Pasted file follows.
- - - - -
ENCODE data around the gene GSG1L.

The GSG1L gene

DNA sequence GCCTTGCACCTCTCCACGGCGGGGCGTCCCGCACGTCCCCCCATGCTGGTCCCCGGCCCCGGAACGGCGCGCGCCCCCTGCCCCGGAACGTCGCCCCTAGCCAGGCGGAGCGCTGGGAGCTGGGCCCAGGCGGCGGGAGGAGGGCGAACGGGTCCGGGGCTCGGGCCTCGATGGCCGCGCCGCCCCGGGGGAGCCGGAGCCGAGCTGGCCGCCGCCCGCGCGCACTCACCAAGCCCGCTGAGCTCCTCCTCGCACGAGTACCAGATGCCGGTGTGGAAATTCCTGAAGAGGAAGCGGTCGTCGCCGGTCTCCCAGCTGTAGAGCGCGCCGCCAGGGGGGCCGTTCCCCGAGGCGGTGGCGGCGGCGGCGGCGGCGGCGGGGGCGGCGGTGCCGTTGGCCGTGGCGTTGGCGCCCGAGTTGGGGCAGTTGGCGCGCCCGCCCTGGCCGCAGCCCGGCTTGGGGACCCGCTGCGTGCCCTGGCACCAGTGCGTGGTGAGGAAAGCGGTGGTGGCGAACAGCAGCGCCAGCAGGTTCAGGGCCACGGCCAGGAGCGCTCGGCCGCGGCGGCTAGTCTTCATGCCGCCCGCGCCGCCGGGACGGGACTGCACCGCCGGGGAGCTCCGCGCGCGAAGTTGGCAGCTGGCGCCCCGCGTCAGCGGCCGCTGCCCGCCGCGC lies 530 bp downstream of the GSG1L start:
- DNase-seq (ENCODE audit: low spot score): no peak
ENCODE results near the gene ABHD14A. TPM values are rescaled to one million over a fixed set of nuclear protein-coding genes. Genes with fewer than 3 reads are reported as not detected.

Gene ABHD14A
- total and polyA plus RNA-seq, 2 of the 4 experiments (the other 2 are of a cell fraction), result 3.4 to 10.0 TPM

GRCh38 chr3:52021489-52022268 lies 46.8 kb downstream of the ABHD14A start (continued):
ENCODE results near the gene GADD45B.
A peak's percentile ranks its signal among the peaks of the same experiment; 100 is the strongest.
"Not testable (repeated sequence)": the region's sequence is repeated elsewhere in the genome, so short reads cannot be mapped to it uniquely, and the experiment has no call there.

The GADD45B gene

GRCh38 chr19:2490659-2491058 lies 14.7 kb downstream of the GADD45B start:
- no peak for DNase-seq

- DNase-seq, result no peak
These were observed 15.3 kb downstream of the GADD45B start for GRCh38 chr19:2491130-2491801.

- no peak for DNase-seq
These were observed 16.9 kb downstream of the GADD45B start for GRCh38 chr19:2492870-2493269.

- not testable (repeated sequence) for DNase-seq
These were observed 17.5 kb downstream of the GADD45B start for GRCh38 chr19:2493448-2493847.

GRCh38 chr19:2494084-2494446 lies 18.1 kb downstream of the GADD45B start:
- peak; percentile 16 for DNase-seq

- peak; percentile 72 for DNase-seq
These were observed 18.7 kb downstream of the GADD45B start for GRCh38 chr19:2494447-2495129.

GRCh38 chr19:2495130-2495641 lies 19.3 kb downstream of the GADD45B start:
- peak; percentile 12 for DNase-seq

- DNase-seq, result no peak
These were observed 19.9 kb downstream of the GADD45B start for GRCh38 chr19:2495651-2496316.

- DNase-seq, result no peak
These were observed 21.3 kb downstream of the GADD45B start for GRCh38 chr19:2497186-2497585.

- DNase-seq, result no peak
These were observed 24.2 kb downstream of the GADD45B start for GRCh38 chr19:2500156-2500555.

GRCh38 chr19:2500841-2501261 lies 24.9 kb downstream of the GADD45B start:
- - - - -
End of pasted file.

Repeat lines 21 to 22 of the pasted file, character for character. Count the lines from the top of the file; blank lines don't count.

GRCh38 chr19:2494084-2494446 lies 18.1 kb downstream of the GADD45B start:
- peak; percentile 16 for DNase-seq